Van Gogh: A pair of shoes

19 Jul 2022 | Written by By Chris Guiton

In the space of a few years, from 1886 to 1888, Vincent van Gogh painted half a dozen pictures of shoes. Not just any shoes. But old shoes. Worn shoes. Peasant’s shoes. 

I think it’s reasonable to ask what motivated him to do this. What was it about shoes that sparked his curiosity? The answer may lie in his abiding interest in depicting the lives of ordinary people and recognising the meaning that resides in everyday objects and scenes. 

But let’s drill down into a bit more detail.  

Art suffused with passion

A good place to start is surely Van Gogh himself. In a letter to his brother Theo, from July 1882, he wrote, “In the poorest little house, in the filthiest corner, I see paintings or drawings. And my mind turns in that direction as if with an irresistible urge.” 

Reflecting on this close gaze, the art critic John Berger said about Van Gogh: “For him, the act of drawing or painting was a way of discovering and demonstrating why he loved so intensely what he was looking at.” 

It’s this intensity of feeling that explains why Van Gogh’s paintings still resonate with us today. We look at them and sense the emotions and passions that stirred him.  

The power of objects

It’s thought that Van Gogh first stumbled across a pair of second-hand shoes while wandering through a Paris flea market (he’d moved to Paris in 1886). Recognising their potential as a subject for a rather different type of still life, they appear to have provided a major stimulus to his imagination.  

The German philosopher Martin Heidegger encountered the resulting painting, simply titled ‘A Pair of Shoes’, at an exhibition in Amsterdam in 1930. It clearly got him thinking about the nature of the creative process and in his famous study, The Origin of the Work of Art, he wrote:

From the dark opening of the worn insides of the shoes the toilsome tread of the worker stares forth. In the stiffly rugged heaviness of the shoes there is the accumulated tenacity of her slow trudge through the far-spreading and ever-uniform furrows of the field swept by a raw wind. On the leather lie the dampness and richness of the soil. Under the sole slides the loneliness of the field-path as evening falls. In the shoes vibrates the silent call of the earth, its quiet gift of the ripening grain and its unexplained self-refusal in the fallow desolation of the wintry field. 

This is sheer poetry. Though it’s not immediately clear why he assumed they were women’s shoes (there’s a masculine feel to them). But, passing over that, it’s clear that Heidegger recognised the shoes as an object of utility, designed to clothe and protect the feet. But also representative of a deeper meaning. 

The artwork invites us to recreate the missing life of the ordinary person who previously owned the shoes. And reflect on the rural poverty and backbreaking toil required to fend off want and hunger that characterised his or her existence.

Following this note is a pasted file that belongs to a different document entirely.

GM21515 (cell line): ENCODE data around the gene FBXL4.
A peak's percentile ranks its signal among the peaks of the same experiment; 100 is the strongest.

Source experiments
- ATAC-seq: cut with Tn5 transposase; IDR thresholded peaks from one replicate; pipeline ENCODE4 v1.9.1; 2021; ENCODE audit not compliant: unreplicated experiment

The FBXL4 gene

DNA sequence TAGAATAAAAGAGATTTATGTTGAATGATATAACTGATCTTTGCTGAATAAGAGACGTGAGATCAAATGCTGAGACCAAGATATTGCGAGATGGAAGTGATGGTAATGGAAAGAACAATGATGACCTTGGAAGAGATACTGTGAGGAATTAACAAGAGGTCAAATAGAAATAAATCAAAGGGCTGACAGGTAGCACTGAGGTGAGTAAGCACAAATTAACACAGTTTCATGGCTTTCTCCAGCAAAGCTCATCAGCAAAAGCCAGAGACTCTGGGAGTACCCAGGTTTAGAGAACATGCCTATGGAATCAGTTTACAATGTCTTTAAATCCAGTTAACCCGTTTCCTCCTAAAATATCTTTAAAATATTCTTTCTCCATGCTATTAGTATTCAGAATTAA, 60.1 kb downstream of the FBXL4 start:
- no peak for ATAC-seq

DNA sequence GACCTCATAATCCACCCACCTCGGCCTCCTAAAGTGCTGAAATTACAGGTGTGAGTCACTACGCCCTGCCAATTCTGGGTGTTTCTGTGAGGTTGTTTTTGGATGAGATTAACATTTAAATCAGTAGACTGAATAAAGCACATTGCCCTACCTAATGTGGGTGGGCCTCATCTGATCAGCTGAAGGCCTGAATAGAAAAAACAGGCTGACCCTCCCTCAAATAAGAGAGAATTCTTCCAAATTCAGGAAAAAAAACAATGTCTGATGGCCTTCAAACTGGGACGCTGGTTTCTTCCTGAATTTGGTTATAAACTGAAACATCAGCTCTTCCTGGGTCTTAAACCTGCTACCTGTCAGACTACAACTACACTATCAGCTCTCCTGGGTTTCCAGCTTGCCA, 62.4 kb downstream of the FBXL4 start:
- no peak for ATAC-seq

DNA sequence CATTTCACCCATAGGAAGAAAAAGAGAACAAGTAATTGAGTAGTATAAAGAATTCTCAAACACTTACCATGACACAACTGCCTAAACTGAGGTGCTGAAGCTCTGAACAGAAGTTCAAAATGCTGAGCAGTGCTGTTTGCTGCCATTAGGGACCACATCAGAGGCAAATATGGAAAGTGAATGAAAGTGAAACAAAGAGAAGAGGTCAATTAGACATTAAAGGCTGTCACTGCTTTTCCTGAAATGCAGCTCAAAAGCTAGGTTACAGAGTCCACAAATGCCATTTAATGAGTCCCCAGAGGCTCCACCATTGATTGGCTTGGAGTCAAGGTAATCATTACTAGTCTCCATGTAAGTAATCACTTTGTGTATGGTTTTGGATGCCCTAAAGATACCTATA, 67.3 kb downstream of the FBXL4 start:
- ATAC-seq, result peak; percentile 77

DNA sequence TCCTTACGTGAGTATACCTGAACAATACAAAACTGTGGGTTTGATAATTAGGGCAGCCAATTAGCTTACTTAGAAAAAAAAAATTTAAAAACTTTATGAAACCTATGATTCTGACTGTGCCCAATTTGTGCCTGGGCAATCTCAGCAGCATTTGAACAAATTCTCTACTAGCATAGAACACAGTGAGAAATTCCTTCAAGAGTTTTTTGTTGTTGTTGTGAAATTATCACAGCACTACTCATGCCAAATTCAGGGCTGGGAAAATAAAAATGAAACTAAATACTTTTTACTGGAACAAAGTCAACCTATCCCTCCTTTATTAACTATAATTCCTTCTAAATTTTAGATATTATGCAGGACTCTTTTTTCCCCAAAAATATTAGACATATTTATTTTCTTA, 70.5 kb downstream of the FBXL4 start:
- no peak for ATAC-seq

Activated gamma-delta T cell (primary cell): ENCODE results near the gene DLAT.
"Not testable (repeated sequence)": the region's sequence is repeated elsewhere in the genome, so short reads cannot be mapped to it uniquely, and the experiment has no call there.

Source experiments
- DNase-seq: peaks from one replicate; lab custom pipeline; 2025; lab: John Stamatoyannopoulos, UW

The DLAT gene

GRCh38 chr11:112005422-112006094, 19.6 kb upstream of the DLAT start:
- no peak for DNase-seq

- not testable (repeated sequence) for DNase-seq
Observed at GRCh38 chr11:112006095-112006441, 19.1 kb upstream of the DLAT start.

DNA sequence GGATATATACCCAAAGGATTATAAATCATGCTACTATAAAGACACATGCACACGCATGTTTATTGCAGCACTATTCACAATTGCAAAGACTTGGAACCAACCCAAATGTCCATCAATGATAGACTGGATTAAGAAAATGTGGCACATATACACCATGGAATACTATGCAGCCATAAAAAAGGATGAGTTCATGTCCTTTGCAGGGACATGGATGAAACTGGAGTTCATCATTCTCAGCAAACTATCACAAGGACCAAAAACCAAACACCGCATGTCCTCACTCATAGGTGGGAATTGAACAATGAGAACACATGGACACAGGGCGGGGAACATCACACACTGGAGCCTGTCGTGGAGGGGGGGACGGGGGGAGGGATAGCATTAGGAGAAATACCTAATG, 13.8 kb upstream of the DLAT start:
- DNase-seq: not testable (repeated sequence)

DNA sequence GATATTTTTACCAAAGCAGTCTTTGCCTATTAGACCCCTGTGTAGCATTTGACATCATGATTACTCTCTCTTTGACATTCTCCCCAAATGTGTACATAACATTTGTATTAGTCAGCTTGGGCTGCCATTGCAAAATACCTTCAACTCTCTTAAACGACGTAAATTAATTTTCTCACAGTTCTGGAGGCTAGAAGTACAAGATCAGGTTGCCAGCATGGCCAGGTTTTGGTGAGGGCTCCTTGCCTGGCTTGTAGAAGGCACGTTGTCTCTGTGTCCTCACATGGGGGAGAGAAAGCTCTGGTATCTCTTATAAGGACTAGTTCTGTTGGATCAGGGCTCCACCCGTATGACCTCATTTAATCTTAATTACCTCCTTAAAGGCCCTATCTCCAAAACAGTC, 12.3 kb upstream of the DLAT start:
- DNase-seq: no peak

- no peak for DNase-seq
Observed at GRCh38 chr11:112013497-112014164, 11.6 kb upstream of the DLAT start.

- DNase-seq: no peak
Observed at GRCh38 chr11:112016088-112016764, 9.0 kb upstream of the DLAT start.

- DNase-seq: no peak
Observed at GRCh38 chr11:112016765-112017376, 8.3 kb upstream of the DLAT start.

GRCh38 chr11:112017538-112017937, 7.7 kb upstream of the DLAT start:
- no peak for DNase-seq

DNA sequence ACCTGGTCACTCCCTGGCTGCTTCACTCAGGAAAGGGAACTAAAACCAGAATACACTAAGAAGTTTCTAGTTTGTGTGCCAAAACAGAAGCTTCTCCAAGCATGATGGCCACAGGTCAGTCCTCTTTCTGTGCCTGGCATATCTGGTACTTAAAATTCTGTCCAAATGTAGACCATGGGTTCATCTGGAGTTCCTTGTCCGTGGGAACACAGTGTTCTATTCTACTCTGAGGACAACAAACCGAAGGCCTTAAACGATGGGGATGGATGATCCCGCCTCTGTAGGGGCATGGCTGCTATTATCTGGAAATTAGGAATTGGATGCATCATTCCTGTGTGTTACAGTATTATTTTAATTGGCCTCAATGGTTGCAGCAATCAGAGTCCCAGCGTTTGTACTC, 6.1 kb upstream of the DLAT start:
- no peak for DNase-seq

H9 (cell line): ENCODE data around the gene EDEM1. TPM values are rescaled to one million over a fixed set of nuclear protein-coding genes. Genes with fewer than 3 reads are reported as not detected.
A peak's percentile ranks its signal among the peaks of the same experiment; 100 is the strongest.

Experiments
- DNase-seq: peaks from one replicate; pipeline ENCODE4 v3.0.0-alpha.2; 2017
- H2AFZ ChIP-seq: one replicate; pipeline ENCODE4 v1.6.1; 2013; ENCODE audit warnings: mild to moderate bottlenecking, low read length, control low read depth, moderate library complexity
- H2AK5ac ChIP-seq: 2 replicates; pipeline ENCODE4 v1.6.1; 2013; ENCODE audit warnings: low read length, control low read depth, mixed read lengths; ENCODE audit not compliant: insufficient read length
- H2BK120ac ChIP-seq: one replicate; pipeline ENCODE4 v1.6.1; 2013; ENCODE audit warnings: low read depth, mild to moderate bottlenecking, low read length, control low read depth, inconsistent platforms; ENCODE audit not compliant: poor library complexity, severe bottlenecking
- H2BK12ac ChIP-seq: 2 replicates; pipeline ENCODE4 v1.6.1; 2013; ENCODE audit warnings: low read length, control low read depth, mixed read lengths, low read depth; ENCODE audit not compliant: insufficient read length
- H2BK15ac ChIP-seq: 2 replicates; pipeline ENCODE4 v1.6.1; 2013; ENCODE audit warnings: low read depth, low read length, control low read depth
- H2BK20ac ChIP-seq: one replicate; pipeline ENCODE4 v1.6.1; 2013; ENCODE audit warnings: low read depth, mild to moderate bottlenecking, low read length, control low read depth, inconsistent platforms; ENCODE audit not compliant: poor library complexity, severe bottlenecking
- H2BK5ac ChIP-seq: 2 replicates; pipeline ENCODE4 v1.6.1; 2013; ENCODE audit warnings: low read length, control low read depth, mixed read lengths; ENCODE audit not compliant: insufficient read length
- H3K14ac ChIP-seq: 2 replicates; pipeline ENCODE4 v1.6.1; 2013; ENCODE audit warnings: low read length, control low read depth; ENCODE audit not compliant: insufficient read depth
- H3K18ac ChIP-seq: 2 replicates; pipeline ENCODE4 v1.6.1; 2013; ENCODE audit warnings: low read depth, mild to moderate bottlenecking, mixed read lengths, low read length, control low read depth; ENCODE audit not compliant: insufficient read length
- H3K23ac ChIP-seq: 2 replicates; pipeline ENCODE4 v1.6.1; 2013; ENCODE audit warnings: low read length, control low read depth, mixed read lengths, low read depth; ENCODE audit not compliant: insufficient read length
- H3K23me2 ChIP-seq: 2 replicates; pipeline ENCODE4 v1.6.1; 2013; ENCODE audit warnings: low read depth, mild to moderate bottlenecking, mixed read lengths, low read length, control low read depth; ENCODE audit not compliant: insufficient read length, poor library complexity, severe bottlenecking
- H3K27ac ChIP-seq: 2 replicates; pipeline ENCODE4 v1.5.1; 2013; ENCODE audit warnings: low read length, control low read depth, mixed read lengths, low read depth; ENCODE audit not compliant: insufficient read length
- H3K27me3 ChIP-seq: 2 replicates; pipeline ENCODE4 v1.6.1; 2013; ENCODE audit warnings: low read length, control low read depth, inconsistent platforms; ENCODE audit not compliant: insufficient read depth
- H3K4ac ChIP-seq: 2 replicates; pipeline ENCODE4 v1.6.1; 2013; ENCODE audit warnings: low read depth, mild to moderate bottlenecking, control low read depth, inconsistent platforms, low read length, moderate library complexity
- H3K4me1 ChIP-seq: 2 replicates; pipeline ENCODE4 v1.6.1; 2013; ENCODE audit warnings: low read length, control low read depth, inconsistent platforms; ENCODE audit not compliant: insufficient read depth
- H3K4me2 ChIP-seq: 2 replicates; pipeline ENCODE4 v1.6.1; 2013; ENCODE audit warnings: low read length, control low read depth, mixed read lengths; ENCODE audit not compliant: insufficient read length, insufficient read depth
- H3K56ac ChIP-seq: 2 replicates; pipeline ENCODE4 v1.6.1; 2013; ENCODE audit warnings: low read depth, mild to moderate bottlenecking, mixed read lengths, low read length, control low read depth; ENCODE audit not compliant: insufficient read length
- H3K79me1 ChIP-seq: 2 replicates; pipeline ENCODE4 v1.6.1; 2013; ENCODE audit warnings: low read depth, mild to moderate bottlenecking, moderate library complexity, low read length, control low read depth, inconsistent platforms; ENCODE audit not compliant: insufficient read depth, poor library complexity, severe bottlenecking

Taking a closer look

Van Gogh’s powerful, expressive style not only provides a pleasurable aesthetic experience. It also offers an opportunity to encounter life close-up. In painting the boots, he sought to capture their essence, their materiality. 

They’re wrinkled, scuffed and moulded to the shape of the owner’s feet. The laces are stiff, placed almost carelessly, and it’s as if the boots have been discarded at the end of a long working day. The boots are well-used. But they exude character. You can almost feel their texture. 

The painting also deploys a lovely use of colour that draws the eye in. It doesn’t offer the vibrant colours of his later paintings from the south of France. But the shimmering shades of black, brown and yellowish light coalesce to provide a wonderful realisation of that modernist urge to capture and reflect a complex world.      

Making our choices in life

Shifting our perspective a little, the number of times Van Gogh painted shoes and boots suggests they had an iconic significance for him which went beyond the ideas advanced earlier. 

It’s conceivable that, at some level, they symbolise his difficult passage through life. He painted prolifically but struggled to gain recognition and sold only one painting during his short years. Supported financially by his brother, his personal life was turbulent, and he experienced recurrent bouts of mental illness, committing suicide at the age of 37. 

But we know from his letters to his brother that he was a keen walker and appreciated the opportunity walking provided to experience nature and observe the world around him. 

Maybe there’s a sense in which he saw himself as a pilgrim through life. And pilgrims, of course, need sturdy boots to pursue their journey. In the words of Spanish poet Antonio Machado, ‘[our] road is made by walking.’ Driven forward by the search for meaning, we define ourselves by the paths we choose in life. We make the journey. And the journey, in turn, makes us. 

Sometimes boots really are just boots. But in the hands of Van Gogh, we come to see that a pair of shoes can contain multitudes.


If you enjoy painting yourself, or think you might like to try it, then do join our landscape art class tomorrow at 1pm.

Click here to book and find out what you’ll need for the session

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